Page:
Golfer, 26, paralyzed from waist down and with no feeling in legs after vein burst in his spine WALKS AGAIN following rapid surgery

  • Luis Vega, 26, was unable to move his legs and had a shooting pain in his back
  • He rushed to Mount Sinai West hospital, where doctors diagnosed a hematoma
  • Surgery was preformed to remove the blood clot that was squashing his spine
  • He could wiggle his toes again immediately after, and take steps the next day 

A professional golfer who was paralyzed from the waist down after a vein burst in his spine has walked again thanks to a rapid surgery.

Luis Vega, 26, from Madrid, Spain, was in the final three days of his vacation to the US when he woke in the night with pain shooting through his back.

He stumbled to the shower clinging to the wall as he went, but collapsed. Just hours later he was unable to sit up or even move his back without being in extreme pain.

Mr Vega, who was staying in New York City, was moved to Mount Sinai West hospital where doctors diagnosed him with spontaneous spinal epidural hematoma (SSEH).

This is when a break in a blood vessel has led blood to collect in the place between the spinal cord and spine bones and form a clot, compressing the cord and leading to paralysis.

Doctors removed the clot during surgery, and straight after he was able to wiggle his toes again. Feeling returned the next day and he was also able to take some steps.

The condition is extremely rare with no known cause. But estimates suggest half of patients suffer long-term damage, and up to five per cent die.

Dr Wesley Bronson, a spine expert who did the surgery, told that if it had been left beyond 24 hours it was likely he would have faced long-term damage.

Mr Vega said although he was very grateful to be walking again, he was worried about its impact on his golfing career. ‘All my improvement for the last year has been lost,’ he told

The professional golfer is expecting to take to the course again next month after rehab. He has previously competed in Spain, Austria and Egypt among others.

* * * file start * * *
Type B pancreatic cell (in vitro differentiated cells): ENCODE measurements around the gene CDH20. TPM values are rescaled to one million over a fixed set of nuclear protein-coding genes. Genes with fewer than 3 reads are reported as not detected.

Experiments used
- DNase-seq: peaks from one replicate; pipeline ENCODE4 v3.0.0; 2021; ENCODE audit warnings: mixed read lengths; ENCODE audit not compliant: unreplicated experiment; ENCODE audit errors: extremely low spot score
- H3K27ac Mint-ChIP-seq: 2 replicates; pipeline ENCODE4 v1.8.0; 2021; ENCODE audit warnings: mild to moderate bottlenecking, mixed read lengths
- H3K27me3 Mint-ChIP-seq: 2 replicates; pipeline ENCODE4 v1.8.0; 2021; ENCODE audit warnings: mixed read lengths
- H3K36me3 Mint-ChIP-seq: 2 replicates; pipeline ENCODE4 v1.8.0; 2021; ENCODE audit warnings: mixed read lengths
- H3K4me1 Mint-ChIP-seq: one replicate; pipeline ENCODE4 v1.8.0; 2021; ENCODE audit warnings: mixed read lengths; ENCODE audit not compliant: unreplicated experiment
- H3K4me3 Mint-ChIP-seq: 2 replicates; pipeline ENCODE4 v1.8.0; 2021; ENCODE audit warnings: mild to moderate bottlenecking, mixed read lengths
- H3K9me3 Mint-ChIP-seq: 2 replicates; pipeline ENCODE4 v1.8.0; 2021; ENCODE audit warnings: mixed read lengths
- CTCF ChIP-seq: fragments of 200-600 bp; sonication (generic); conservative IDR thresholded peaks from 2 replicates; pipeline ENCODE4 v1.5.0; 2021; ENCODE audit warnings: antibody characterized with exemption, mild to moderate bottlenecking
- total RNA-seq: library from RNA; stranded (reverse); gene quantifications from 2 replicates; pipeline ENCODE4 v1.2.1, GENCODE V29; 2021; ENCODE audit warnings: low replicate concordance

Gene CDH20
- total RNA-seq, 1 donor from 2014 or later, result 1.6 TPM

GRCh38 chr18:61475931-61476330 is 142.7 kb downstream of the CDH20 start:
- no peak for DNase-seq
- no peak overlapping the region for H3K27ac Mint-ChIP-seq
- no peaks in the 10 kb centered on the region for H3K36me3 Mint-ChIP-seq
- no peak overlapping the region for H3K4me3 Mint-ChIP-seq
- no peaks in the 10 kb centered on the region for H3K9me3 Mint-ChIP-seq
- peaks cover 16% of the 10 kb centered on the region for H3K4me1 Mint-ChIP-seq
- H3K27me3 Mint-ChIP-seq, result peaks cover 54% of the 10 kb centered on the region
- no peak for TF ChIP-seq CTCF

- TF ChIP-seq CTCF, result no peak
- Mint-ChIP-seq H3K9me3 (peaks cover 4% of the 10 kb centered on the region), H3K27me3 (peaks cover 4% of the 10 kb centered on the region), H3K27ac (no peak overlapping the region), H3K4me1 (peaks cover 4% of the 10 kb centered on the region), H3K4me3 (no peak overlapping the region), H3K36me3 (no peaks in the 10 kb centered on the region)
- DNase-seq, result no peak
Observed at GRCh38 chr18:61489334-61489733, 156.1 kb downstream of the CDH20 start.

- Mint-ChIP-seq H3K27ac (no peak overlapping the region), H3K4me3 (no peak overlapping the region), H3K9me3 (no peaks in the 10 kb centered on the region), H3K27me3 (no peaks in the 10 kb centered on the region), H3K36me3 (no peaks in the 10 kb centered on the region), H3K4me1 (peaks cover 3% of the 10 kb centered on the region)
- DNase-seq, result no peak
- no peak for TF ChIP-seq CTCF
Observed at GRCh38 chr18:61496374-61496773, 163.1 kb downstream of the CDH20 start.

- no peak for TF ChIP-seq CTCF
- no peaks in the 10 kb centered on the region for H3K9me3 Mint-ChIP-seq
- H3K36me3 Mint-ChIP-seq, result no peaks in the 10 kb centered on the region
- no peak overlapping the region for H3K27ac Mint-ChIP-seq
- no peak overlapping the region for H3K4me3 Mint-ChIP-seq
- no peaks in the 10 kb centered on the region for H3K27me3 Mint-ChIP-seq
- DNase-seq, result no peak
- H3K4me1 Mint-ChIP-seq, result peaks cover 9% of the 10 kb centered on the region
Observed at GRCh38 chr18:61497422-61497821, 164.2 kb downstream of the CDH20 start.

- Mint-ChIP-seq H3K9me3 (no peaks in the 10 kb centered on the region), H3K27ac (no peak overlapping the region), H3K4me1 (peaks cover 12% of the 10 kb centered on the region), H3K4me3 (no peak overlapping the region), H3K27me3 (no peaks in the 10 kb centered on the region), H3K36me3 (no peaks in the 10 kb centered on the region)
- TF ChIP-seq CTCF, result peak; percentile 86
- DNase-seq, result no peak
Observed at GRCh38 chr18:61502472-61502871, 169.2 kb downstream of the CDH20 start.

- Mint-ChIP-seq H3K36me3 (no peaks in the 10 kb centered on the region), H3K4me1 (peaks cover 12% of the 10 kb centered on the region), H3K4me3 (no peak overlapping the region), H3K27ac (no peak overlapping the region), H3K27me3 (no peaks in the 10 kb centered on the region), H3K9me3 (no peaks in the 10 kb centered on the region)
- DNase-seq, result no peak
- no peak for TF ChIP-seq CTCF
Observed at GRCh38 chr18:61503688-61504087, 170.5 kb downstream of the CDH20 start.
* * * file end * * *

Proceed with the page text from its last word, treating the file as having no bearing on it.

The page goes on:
Luis Vega, 26, suffered a burst vein in his spine which led to a blood clot that compressed his spinal cord (left), leading to paralysis and loss of feeling in his legs. Doctors performed an operation to remove the blood clot (right). 

Mr Vega was in hospital at Mount Sinai West, New York City, for ten days. He said straight after the operation he could wiggle his toes and slightly move his legs. By the next day he could walk backwards two steps and sit in a chair

Mr Vega is pictured above with his girlfriend Claudia Rebesco, 27, a physiotherapist. The couple live in Italy and were on holiday in the United States when the condition erupted

The condition is triggered when a blood vessel ruptures, causing blood to leak into the epidural space — a gap between the spinal cord and spine bones — and clot.

This then exerts pressure on the spine, leading to problems with it transmitting signals to the rest of the body.

Patients initially face sudden neck or back pain, which then progresses to near or total paralysis of the legs or arms — depending where the clot is.

Doctors treat the condition using surgery to remove the clot and restore normal spinal function.

A spontaneous spinal epidural hematoma (SSEH) is when a burst vein leads to bleeding in the spine.

Blood flows into the epidural space — area between the spinal cord and spin bones — where it solidifies into a clot.

This then puts pressure on the spine, triggering symptoms.

Patients initially suffer sudden neck and back pain.

But later this progresses to a near or total paralysis of the legs and/or arms.

If it is not treated quickly, the blockage can cut off the blood supply to the spinal cord.

This leads to a spinal stroke — where neurological cells begin to die because they are starved of oxygen.

The condition is very rare, and about half of patients suffer long-term damage. Five per cent die.

It is not clear what causes the condition, but it may be linked to past trauma or surgery.